Masks are playing a special part in this year’s Washington, D.C., Christmas Revels. My wife and I are full time professional mask makers. We are honored to be part of the production, as maskers, and I as a principal performer in the role of the King. The initial offer to participate wasn’t directly about our mask work, but our artistic careers are rather entangled, and we immediately offered our craft to the show. It is a monumental undertaking reflective of the ambitions that Revels reaches for every year. Dozens of our pieces will be in the show on chorus and principals, and examples of many will be available in the show’s gift shop.
Without spilling too much of the magic, a mysterious woodland queen and her court might need masks to veil their true nature, or perhaps the masks are actually that, and the true mask is the human face we find most familiar? Faery glamour can be like that. Either one, masks were needed. So we thought to share a glimpse of our creation process.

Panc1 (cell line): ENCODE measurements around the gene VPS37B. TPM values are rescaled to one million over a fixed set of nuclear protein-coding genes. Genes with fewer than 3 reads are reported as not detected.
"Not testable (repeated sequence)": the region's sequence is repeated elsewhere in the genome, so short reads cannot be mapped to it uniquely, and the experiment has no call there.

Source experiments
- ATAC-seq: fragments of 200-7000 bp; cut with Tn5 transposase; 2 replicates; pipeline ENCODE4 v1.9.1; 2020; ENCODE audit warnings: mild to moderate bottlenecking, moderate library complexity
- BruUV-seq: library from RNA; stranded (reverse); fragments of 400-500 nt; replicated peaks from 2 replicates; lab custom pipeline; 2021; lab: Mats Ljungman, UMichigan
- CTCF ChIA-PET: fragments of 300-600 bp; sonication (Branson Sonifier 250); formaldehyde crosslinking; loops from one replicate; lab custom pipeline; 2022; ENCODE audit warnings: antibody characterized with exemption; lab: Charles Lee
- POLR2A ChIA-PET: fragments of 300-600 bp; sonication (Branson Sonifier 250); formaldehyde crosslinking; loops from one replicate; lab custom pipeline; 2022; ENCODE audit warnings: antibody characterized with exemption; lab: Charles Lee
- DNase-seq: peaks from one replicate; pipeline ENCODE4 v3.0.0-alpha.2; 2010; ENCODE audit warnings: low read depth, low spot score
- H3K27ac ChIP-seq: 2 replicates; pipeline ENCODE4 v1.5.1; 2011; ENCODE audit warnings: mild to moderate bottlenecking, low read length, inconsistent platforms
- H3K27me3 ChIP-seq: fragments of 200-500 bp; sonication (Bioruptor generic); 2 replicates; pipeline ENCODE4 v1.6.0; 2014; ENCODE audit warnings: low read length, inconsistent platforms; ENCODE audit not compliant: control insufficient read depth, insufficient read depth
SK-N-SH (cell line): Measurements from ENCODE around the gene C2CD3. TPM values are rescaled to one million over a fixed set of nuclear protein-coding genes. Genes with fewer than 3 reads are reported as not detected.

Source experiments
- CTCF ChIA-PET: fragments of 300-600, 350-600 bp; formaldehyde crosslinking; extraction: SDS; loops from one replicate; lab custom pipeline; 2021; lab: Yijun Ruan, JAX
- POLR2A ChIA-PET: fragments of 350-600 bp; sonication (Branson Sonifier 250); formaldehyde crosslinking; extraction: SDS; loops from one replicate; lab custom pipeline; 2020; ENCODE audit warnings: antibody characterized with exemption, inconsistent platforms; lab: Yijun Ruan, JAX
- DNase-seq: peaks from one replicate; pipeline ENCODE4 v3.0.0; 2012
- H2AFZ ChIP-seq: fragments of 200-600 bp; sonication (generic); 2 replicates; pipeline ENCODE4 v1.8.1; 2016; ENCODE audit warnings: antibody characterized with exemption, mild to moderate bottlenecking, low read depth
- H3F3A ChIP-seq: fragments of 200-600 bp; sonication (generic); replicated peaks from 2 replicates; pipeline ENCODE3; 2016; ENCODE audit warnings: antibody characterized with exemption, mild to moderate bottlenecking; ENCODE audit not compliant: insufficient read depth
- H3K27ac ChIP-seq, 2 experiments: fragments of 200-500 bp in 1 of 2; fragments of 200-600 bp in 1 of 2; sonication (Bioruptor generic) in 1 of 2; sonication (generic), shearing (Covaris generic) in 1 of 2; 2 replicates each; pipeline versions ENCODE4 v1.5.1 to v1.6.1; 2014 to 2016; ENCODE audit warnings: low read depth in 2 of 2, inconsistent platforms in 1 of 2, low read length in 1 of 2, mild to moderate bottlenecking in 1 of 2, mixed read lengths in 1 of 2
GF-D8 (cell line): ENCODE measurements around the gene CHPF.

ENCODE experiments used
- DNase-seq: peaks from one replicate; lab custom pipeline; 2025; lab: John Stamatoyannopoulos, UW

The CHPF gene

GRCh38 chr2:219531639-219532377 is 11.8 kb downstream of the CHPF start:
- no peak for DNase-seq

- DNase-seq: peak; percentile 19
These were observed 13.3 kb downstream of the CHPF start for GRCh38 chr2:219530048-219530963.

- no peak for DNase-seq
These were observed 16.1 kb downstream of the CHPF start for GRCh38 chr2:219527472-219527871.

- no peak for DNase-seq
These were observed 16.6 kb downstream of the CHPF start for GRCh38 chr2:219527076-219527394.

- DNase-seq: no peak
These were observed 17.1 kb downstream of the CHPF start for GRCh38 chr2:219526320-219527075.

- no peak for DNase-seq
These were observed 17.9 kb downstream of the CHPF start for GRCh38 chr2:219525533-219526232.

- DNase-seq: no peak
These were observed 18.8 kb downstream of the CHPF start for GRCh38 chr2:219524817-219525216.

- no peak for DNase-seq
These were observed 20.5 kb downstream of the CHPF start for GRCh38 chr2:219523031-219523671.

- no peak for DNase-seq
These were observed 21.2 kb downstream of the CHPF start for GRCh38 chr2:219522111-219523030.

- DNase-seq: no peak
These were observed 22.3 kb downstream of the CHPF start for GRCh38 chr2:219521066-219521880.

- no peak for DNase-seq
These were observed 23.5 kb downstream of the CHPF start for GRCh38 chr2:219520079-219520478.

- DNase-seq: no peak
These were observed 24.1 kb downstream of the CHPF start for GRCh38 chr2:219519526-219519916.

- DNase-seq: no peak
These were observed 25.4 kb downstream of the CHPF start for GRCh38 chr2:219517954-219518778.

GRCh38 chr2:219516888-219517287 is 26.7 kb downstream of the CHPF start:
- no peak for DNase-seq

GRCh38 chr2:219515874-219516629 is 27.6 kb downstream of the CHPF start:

We work almost exclusively in leather and paint, ornamenting sometimes with glass or semi-precious beads. Our work is very sculptural and textural, reflecting our backgrounds in similar arts. We start with vegetable-tanned cowhides, and the first step, but an important one to us, is a hand-applied texture. We suede each hide, using wire brushes, to give a heavy nap to the surface. This is done to provide a depth to the finished piece that amplifies our dry brushing paint techniques.